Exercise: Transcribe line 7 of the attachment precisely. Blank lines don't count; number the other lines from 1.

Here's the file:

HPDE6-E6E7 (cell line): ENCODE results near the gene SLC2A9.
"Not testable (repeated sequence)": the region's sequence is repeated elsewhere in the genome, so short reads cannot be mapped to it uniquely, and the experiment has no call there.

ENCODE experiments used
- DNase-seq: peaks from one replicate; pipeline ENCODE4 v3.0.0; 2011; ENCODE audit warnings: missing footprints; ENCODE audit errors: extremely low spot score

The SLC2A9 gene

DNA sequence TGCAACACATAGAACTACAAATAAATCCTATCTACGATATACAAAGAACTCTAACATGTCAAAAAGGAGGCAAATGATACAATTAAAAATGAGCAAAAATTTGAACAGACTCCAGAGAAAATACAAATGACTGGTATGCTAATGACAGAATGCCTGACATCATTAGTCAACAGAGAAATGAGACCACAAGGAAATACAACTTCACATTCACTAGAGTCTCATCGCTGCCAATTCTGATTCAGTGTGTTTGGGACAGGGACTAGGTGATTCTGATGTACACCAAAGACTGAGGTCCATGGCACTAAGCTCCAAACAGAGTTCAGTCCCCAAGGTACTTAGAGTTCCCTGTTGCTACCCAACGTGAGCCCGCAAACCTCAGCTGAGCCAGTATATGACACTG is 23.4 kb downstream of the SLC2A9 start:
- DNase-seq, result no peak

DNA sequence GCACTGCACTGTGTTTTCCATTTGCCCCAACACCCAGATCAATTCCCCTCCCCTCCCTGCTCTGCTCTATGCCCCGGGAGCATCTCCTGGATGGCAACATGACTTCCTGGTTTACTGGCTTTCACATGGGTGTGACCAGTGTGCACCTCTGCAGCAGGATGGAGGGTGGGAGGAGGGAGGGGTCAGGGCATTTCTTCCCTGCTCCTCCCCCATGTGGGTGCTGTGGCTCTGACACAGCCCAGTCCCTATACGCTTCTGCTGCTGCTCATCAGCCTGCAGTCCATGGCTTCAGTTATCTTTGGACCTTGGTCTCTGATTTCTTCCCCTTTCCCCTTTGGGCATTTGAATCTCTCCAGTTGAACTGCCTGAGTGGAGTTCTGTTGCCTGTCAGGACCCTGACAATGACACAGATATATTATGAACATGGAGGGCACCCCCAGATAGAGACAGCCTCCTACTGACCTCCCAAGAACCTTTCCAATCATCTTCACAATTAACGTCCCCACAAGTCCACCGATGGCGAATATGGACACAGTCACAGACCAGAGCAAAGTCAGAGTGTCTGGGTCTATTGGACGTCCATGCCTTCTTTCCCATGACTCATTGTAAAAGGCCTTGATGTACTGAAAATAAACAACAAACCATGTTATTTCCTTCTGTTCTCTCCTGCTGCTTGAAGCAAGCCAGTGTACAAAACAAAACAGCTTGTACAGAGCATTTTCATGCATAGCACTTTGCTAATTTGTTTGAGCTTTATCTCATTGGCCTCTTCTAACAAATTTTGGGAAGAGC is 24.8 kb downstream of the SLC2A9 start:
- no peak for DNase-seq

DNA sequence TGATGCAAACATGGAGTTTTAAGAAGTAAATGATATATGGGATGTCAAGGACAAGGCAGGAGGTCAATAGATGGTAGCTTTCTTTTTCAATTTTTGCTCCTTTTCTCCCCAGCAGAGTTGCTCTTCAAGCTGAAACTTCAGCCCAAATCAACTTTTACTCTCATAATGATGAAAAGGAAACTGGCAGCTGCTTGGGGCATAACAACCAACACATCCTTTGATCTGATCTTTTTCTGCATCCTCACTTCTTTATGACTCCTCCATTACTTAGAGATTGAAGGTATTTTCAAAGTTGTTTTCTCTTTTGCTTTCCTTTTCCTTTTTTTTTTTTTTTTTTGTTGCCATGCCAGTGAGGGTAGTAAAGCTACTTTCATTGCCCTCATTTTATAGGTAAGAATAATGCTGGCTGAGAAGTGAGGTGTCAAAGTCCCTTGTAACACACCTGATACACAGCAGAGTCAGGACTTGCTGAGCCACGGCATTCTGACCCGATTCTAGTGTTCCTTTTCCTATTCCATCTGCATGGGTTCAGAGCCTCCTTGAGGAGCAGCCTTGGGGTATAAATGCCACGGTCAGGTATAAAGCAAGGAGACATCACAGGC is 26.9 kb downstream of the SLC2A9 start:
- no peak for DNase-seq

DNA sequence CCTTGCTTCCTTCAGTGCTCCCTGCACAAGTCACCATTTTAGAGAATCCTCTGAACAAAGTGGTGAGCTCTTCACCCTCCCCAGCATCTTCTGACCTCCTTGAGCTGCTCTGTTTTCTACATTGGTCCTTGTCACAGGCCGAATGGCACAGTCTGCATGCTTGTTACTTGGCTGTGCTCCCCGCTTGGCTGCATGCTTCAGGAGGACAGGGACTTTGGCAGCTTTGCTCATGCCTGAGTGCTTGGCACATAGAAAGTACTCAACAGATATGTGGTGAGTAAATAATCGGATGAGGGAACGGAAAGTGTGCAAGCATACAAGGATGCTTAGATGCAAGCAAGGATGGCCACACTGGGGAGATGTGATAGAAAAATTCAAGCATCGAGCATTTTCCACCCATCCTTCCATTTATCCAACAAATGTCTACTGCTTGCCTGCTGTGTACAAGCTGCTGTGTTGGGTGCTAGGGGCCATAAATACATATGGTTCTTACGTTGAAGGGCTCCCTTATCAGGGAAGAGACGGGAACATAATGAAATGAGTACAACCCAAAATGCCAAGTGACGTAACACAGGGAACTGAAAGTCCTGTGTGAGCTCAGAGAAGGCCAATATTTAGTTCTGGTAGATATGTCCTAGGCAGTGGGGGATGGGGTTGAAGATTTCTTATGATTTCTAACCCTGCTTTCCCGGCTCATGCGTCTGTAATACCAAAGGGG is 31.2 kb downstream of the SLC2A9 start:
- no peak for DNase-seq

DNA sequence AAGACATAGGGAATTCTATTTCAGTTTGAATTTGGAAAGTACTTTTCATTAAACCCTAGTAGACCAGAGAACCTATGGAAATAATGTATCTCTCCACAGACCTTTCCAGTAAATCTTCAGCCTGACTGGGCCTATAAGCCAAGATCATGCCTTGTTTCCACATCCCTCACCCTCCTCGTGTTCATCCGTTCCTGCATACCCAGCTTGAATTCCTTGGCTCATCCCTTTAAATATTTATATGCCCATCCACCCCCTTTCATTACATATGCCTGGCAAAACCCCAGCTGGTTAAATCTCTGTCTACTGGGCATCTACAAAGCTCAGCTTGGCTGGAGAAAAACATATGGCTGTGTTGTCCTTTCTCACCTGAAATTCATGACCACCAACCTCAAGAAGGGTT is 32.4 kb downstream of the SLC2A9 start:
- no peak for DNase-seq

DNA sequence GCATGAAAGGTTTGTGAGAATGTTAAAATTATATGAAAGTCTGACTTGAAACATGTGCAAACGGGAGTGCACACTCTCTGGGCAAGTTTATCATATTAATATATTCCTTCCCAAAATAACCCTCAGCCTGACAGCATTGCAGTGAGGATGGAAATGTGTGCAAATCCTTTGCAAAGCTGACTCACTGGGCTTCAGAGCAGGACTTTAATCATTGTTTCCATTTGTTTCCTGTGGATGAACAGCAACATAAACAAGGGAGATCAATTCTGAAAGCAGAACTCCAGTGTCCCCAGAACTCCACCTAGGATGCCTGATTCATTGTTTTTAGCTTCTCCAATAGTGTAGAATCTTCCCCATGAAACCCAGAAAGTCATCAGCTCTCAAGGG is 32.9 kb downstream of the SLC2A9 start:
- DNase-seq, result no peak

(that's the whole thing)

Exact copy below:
- DNase-seq, result no peak